Taipei old marketplace and townhouse awarded for best urban regeneration projects

Through urban regeneration projects, memories from old buildings can be preserved and new stories will be created

The Umkt (Photo courtesy of 準建築人手札網站 Forgemind ArchiMedia)

The Umkt (Photo courtesy of 準建築人手札網站 Forgemind ArchiMedia)

TAIPEI (Taiwan News) — The 2017 Building Renovation Award was given on Friday to a cultural venue which was a public market during the Japanese colonial period and a museum that used to be an ordinary townhouse for their efforts to give new life to buildings that were once battered and forgotten.

One of the projects awarded for best practices in urban regeneration is U-mkt conducted by the Jut Foundation for Arts. U-mkt was given the name due to the fact that the building was formerly a U-shaped marketplace known as Xinfu Market. Constructed in 1935 by the Japanese imperial government, the public market declined rapidly after the proliferation of chain supermarkets in Taiwan in 1990s.

After acquiring the management of the market from the city government in 2014, the Jut Foundation for Arts has made it into a place for cultural activities such as exhibitions and workshops. In the meantime, a small ice-making factory which first opened during the colonial period is still operating as of now, with its owner coming every morning to manufacture ice for nearby businesses.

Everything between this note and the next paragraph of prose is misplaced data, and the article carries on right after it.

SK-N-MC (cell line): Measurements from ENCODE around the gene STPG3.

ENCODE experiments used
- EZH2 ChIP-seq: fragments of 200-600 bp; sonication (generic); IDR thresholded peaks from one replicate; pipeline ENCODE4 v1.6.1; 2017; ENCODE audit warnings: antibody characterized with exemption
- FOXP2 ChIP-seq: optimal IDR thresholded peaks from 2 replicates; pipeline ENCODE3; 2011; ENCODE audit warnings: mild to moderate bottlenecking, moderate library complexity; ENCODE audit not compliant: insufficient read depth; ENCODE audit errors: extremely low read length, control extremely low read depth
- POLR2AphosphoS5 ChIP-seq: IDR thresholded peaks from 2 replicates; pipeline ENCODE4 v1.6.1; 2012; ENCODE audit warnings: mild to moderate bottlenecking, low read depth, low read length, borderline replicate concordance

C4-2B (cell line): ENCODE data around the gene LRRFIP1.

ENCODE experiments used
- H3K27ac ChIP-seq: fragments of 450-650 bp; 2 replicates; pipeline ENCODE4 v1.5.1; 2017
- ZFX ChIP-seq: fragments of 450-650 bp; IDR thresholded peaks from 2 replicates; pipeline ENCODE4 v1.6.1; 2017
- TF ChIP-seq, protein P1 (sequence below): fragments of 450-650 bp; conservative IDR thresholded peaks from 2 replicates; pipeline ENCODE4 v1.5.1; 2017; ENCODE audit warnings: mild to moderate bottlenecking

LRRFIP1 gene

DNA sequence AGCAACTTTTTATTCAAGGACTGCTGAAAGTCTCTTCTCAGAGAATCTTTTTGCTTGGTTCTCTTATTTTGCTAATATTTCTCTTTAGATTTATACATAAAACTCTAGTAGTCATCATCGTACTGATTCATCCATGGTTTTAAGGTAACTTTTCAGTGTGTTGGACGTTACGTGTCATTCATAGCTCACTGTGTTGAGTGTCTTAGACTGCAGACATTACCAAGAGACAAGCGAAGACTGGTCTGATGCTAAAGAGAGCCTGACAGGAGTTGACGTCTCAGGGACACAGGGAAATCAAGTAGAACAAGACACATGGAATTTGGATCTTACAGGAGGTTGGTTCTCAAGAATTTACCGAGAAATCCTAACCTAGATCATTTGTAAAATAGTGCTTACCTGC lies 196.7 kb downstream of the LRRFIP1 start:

(Photo courtesy of 準建築人手札網站 Forgemind ArchiMedia)

The other project that received the highest prize is the Ama Museum located in Dihua Street of Datong District. Even though it is not difficult to see a well-maintained old townhouse in Dadaocheng, one of the historic quarters in the capital, the museum is distinct from others for its focus on gender equality issues, particularly Taiwanese comfort women during the Second World War.

Established in 2016 by the Taipei Women's Rescue Foundation, the Ama Museum serves as a site for remembering the suffering of women in the past and advocating women's empowerment at the present time.

(Photo courtesy of Central News Agency)

The award was initiated by the Taipei City Urban Regeneration Office 17 years ago with an aim of encouraging better maintenance and management of old buildings as well as allocation of resources and innovative ideas to the use of space.

Deputy Commissioner of the office Wang Yu-fen (王玉芬) said through careful modification to old buildings, we could not only extend the lifespan of these buildings but also store the memory and create new stories from these spaces.

The office also said the judge had paid as much attention to the creativity used in renovating the old houses as to the connection of the houses with their surrounding environment after renovation.